About the blog: What Things Are Made Of


The United States relies on imports for dozens of commodities in everyday use. Often enough, that reliance is 100%. In this book I aim to provide awareness of the hidden geology and mineralogy behind common things, and to develop an appreciation for the global resource distribution that underpins our society. While concerns about oil import reliance are in the news every day, our needs for other minerals are comparable and are typically unknown even to technologically aware Americans.

Sunday, April 14, 2013

Coal perspective

By Richard I. Gibson

My local paper today had a front-page article about record coal exports, at 125,000,000 tons for 2012. That’s a lot of tons, but it’s just 11% of the total amount of coal mined in the United States—1,094,000,000 tons in 2012, down a bit from the recent high of 1,172,000,000 tons in 2008. The US has produced more than a billion tons of coal every year since 1994. Exported coal first passed 100,000,000 tons per year in 1981, averaging around 80,000,000 tons a year since then.

The US is a distant second in coal production after China’s 3.9 billion tons a year, and well ahead of #3 Australia, which mines about 457,000,000 tons a year.

US coal consumption has decreased by about 25,000,000 tons a year since 2007 to just over 1 billion in 2011, largely because of increasing use of natural gas in electrical power generation. In the same period, China’s consumption increased from 2.8 billion to 3.8 billion tons per year, an increase equal to the total US annual consumption. It doesn’t take a rocket scientist to figure out that China is where the coal demand is, as it is for a great many basic commodities.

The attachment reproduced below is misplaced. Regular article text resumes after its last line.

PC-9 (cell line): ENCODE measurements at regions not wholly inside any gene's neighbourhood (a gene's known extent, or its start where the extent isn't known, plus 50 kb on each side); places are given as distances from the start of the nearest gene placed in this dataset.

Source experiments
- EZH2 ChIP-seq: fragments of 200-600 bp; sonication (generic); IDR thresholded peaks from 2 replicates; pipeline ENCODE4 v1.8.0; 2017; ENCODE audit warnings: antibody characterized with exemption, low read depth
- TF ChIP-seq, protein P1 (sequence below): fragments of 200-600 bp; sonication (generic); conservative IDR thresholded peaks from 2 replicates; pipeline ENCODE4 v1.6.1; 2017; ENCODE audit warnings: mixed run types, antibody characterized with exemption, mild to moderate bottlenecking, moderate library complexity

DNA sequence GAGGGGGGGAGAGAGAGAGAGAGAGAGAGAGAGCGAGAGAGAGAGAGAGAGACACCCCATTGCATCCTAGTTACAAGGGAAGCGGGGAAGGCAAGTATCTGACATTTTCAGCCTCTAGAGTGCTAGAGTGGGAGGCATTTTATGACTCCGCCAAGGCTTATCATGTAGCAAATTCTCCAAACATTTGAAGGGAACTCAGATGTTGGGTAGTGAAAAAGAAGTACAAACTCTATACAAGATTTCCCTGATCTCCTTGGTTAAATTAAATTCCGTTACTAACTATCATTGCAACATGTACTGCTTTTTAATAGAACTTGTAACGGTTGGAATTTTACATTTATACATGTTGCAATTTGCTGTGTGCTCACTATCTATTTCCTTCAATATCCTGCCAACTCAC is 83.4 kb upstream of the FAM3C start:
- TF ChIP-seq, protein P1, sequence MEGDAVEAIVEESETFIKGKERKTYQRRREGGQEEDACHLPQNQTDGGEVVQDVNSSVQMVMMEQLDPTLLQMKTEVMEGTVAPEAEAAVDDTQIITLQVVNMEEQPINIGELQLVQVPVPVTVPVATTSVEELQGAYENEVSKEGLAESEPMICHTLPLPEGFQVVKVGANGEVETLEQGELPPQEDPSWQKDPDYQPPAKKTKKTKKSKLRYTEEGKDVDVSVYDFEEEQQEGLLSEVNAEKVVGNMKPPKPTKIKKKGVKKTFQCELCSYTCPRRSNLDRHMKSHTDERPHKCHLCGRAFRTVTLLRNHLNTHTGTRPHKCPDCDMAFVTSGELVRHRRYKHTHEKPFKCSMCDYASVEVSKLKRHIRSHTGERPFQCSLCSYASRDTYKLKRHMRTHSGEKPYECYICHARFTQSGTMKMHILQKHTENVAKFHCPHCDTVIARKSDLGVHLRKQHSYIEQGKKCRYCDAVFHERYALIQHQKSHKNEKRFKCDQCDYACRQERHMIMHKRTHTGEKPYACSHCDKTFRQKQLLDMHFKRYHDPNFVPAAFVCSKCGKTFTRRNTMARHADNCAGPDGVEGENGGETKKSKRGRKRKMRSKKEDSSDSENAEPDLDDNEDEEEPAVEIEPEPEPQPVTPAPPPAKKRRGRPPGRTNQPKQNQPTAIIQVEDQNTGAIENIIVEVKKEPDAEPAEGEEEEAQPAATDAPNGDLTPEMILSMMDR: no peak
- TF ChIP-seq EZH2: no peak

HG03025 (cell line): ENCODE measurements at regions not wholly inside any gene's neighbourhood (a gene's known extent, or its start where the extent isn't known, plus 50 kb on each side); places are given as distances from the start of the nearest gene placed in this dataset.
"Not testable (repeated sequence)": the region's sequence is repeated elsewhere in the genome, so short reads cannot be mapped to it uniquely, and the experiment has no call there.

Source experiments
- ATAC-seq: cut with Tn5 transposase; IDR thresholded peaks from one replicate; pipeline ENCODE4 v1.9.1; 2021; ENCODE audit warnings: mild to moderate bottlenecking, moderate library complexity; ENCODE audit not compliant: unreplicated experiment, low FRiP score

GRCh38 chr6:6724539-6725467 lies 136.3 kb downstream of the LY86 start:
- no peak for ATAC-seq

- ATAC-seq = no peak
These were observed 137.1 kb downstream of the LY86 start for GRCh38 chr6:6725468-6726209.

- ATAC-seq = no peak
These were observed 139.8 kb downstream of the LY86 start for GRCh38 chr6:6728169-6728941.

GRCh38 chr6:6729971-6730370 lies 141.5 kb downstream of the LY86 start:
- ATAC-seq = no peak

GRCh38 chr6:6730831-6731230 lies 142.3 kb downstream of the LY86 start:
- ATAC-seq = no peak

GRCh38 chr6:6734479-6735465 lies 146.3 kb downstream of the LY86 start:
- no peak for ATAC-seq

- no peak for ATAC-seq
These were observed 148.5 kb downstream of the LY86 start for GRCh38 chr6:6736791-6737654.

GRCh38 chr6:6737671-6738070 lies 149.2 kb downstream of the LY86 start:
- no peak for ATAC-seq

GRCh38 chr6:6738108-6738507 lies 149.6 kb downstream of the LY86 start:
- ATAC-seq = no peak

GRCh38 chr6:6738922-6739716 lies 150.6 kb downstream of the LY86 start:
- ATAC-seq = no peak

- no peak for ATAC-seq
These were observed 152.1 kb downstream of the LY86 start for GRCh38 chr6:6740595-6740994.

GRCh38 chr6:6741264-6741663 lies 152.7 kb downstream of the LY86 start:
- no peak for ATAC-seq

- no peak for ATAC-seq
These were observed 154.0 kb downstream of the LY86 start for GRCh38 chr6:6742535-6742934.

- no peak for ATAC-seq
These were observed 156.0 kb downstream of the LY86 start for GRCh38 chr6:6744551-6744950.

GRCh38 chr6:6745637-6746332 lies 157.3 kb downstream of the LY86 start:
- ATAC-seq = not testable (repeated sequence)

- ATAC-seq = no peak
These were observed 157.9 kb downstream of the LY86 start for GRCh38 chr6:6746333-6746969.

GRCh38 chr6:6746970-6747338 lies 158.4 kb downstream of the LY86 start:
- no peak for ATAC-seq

So it will also be no surprise to learn that US exports of coal, that 11% of total production, are also increasing to China, close to doubling from 2011 to 2012, from 5.6 million tons to more than 10 million tons (which amounts to 1% of total US production). China is now the third largest single recipient of US coal exports (after the Netherlands and the U.K.), up from the 8th position in 2011.

But by continent, Europe receives more than six times as much US coal as China does, with 66 million tons in 2012. The leading importers in Europe are Netherlands (13.5 million tons) and the U.K. (12.1 million). North American exports, at 11.4 million tons in 2012, mostly to Canada and Mexico, still exceed those to China. A comparable volume of US coal goes to South America, mostly to Brazil and Chile. In Asia, other leading importers of US coal are South Korea (more than 10 million tons in 2011, but just over 9 million in 2012) and India and Japan, at 6.8 and 5.7 million tons imported from the US in 2012, respectively.

Image credit: US government photo (public domain) of a Wyoming coal mine, via Wikipedia.

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